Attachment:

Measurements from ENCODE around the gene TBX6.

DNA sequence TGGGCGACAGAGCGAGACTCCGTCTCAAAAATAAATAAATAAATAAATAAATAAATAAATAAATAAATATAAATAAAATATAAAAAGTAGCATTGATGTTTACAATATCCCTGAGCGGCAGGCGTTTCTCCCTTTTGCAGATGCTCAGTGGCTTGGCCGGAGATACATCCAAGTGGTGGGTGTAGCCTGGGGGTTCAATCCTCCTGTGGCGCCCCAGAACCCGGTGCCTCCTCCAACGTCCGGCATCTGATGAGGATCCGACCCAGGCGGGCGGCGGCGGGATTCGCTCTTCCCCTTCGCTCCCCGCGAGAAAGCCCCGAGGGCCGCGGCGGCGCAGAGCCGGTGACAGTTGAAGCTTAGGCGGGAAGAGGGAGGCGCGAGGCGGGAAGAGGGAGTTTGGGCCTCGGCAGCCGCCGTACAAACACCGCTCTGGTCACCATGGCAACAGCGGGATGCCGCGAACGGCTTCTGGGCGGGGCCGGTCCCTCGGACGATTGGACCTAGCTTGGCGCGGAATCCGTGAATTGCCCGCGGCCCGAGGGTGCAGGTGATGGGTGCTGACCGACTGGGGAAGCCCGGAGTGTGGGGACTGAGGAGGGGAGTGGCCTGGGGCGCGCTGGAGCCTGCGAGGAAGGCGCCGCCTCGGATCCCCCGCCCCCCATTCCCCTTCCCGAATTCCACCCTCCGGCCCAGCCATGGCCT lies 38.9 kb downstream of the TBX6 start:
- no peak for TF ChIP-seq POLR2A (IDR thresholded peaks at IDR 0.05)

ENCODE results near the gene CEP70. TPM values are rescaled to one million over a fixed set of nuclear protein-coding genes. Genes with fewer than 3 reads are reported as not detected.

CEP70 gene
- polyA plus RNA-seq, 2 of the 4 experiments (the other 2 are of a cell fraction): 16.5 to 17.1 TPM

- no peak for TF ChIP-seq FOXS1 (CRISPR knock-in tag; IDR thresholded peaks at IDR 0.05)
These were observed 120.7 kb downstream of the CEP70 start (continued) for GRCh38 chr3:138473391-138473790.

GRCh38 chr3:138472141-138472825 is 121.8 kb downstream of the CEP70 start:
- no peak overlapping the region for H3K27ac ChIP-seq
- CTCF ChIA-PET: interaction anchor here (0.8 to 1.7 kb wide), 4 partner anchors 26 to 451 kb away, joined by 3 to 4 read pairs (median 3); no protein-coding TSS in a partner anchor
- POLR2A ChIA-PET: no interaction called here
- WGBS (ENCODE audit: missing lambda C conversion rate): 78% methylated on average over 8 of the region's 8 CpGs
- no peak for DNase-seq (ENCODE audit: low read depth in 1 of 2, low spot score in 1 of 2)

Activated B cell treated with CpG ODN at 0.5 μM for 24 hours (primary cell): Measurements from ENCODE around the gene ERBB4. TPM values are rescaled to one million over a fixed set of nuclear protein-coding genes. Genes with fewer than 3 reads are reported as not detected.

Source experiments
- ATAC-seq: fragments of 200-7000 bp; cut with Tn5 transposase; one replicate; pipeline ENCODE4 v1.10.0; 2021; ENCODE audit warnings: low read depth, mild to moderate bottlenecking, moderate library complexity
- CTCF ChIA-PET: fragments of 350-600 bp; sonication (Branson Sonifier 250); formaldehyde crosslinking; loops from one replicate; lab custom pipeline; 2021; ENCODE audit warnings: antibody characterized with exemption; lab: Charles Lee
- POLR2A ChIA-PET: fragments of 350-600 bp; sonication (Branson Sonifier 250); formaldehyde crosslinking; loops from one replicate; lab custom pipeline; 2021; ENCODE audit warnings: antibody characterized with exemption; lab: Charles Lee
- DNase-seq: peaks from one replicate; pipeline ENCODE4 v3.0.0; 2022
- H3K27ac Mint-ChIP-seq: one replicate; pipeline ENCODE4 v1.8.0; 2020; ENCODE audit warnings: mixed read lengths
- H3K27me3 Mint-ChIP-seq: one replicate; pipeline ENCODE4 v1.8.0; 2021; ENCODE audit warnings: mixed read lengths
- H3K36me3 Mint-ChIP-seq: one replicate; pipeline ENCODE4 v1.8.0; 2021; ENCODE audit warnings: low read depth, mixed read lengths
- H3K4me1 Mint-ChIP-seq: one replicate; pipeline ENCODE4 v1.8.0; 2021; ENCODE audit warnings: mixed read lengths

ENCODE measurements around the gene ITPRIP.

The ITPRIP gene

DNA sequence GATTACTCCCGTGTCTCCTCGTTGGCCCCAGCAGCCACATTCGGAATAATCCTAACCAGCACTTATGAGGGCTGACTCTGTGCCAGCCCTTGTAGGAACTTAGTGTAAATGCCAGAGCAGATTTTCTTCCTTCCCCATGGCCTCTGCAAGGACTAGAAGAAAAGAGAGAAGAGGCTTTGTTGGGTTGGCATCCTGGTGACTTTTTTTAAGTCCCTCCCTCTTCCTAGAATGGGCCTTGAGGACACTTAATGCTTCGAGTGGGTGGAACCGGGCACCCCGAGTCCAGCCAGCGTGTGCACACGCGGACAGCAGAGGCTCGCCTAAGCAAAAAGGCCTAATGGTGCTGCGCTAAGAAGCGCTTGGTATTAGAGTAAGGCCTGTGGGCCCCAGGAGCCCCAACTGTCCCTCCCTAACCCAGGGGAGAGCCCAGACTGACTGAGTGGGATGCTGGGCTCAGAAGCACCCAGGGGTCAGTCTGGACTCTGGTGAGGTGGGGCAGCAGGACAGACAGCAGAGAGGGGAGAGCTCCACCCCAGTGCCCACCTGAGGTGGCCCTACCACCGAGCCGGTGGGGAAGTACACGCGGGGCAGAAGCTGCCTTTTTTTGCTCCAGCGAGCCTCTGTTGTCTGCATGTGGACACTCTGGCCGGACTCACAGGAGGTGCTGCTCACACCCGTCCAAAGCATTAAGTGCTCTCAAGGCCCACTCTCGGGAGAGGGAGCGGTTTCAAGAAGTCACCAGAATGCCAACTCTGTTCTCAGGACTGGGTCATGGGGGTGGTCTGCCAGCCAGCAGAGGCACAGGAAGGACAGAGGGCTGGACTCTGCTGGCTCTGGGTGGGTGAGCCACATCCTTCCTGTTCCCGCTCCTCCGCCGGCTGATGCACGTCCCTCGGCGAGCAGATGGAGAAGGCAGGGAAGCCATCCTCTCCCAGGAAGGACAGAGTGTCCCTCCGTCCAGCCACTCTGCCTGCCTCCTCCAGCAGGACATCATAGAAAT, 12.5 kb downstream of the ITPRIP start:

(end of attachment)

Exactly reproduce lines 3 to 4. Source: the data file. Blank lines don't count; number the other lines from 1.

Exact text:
- no peak for TF ChIP-seq POLR2A (IDR thresholded peaks at IDR 0.05)

ENCODE results near the gene CEP70. TPM values are rescaled to one million over a fixed set of nuclear protein-coding genes. Genes with fewer than 3 reads are reported as not detected.